Sunday was a very big night in our home. ***WARNING! If you haven't watched the Amazing Race finale, and you plan to - STOP READING!***
As you may already know, I am a devotee. My husband and I have probably watched at least 6 seasons of this show, from beginning to end. It has become a very elaborate ritual in our home. On Amazing Race nights, I cook a dish inspired by the cuisine of the country that the contestants will visit during that week's episode. So for example, previously the teams raced through China - and I made moo shu vegetables (with homemade crepes!). The one week that really stumped me, probably three seasons ago, was Kazakhstan. Good luck finding a vegetarian-friendly, palatable meal in K-stan. They primarily consume ... offal. And other bits and pieces of animals that we are not accustomed to eating. It's difficult to do a vegetarian riff on horse balls ...
Often times, we invite friends over to celebrate our Amazing Race obsession alongside us. We have two friends in particular who are game. We love sharing the experience of eating new food and rooting on our favorite teams. Early in the season, we all pick a team that we think will win the big prize - $1 million! The team that makes it to the final pit stop first (the finish line), after traveling through all of the countries in the race, wins. My team never, ever wins. This season was no exception!
But ... we were excited to like two of the final three teams in the race. The third team included the Miss Teen South Carolina girl who talked about maps and "the Iraq" and became a You Tube sensation for her inability to cobble together a sentence. She (20 years old) raced with her obnoxious cross-eyed model boyfriend (28 years old ... see a problem there???). Our favorite team, Jet and Cord, were cowboy brothers from Oklahoma - actual cowboys. They had lovable personalities and never allowed nastiness to infiltrate their race strategy. We were really rooting for them, even though neither my husband or I officially picked them to win - they were the obvious favorites. They came in a close second, behind the ultimate winners, Dan and Jordan (also brothers). We didn't mind seeing them win, though it was bittersweet because the cowboys were our emotional pick. But at least it wasn't Miss Teen South Carolina, Caite (yes, really), and her obnoxious cross-eyed model boyfriend, Brent.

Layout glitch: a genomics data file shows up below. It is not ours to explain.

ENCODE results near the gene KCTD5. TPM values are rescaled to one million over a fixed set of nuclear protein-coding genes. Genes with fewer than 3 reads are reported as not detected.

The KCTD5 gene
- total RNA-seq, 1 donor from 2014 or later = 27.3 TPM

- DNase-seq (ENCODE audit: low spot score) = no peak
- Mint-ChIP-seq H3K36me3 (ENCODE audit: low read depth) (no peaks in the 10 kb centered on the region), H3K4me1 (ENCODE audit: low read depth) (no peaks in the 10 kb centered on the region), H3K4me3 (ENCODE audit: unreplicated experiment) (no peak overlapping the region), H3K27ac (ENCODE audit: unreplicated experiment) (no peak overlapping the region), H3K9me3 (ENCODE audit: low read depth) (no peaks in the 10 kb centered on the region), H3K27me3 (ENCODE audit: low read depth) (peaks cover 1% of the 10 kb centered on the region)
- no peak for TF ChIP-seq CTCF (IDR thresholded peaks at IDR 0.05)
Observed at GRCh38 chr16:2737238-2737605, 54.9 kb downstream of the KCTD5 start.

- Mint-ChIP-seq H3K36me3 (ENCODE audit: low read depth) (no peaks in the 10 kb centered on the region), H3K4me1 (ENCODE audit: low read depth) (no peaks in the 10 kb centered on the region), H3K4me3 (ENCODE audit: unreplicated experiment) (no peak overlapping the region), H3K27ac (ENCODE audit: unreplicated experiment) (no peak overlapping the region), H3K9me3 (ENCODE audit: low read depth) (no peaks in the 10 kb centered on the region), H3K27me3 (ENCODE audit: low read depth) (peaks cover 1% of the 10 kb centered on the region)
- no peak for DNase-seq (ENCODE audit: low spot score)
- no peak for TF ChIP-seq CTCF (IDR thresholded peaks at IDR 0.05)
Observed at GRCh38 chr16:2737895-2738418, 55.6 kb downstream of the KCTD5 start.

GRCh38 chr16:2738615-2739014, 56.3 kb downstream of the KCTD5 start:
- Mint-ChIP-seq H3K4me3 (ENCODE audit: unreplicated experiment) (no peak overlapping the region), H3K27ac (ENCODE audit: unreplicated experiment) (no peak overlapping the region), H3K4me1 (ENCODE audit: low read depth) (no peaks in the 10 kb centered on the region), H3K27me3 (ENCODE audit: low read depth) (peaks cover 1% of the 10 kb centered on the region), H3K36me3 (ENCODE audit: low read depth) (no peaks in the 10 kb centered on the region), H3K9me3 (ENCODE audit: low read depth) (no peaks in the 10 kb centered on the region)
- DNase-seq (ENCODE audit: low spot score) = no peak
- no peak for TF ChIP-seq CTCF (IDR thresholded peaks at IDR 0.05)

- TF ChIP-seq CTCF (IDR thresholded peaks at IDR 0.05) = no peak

So what does one eat for the finale of the Amazing Race? Anything from my box would do for the occasion, since the final pit stop was in ... San Francisco!
Our farm, Full Belly Farm, services both the Sacramento and the San Francisco Bay Area. I thought it would be appropriate to really make anything using my local produce, since it would be SF-inspired no matter what. We had a wonderful spring panzanella (bread salad) recipe, from Smitten Kitchen, and a lovely Apple-Rhubarb Betty. The Betty recipe came from Deborah Madison, a great vegetarian culinarian and the owner/chef of the prominent Greens restaurant, a true San Francisco institution with an all-vegetarian menu. I have yet to eat there, but I will one day. I'm going to devote a separate post to the Apple-Rhubarb Betty - it was a fun treat to celebrate the Amazing Race finale.
Panzanella is a bread salad, made with baked or pan-fried croutons. I have had recipes using both methods (Ina Garten's is pan-fried and fantastic!). This base of this recipe, the bread cubes, are simply fantastic - PARMESAN croutons! These aren't your usual salad bar suspects, crunchy and flavorless. These are savory little morsels that soak up the vinaigrette and pair beautifully with the spring veggies and white beans.
This recipe benefits from day-old bread; if your bread is younger than that, you can toast it a bit longer in the oven to compensate. I find the salad maintains its structure better with the older bread.
If I were to do anything different, I would saute the leeks rather than simmer them. I thought the texture of the leeks was a bit loose and wet, but they tasted good and didn't detract from an otherwise fabulous salad!
Adapted from Smitten Kitchen
For the bread cubes:
1/4 cup olive oil
2 cloves garlic, minced
6 generous cups of day-old bread, cubed (I used all but the ends of a pugliese loaf)
6 tablespoons finely grated parmesan
Salt and pepper to taste
For the vinaigrette:
1/4 to 1/2 a red onion, finely diced (select the amount based on your personal taste)
2 to 3 tablespoons white wine vinegar
Juice of half a lemon (I used a bit more)
1/4 cup olive oil
1/2 teaspoon dijon mustard
For the salad:
3 leeks, green and root ends trimmed
1 bunch asparagus, cleaned and sliced into 2-inch pieces
1 can (15 oz) white beans, rinsed and drained
Make the bread cubes: Preheat the oven to 400 degrees. Mix together all of the bread cube ingredients in a big bowl; spread on a baking sheet sprayed with cooking spray. Bake for 12 to 15 minutes (plus another minute or two for fresher bread), stirring once or twice. You want the bread cubes to be crunchy but still a bit tender on the inside - definitely not dry all the way through, like boxed croutons. Set aside to cool while you prepare the other components.
Make the vinaigrette: In a small bowl, mix the red onion with the vinegar and lemon juice; let sit for a few minutes to remove the rawness from the onions. Whisk in the olive oil and mustard, as well as salt and pepper to taste.
Make the salad: Place the croutons in a large bowl. Add the leeks, asparagus, and beans to the bowl and mix. Pour the vinaigrette over the salad and toss well. Add salt and pepper to taste.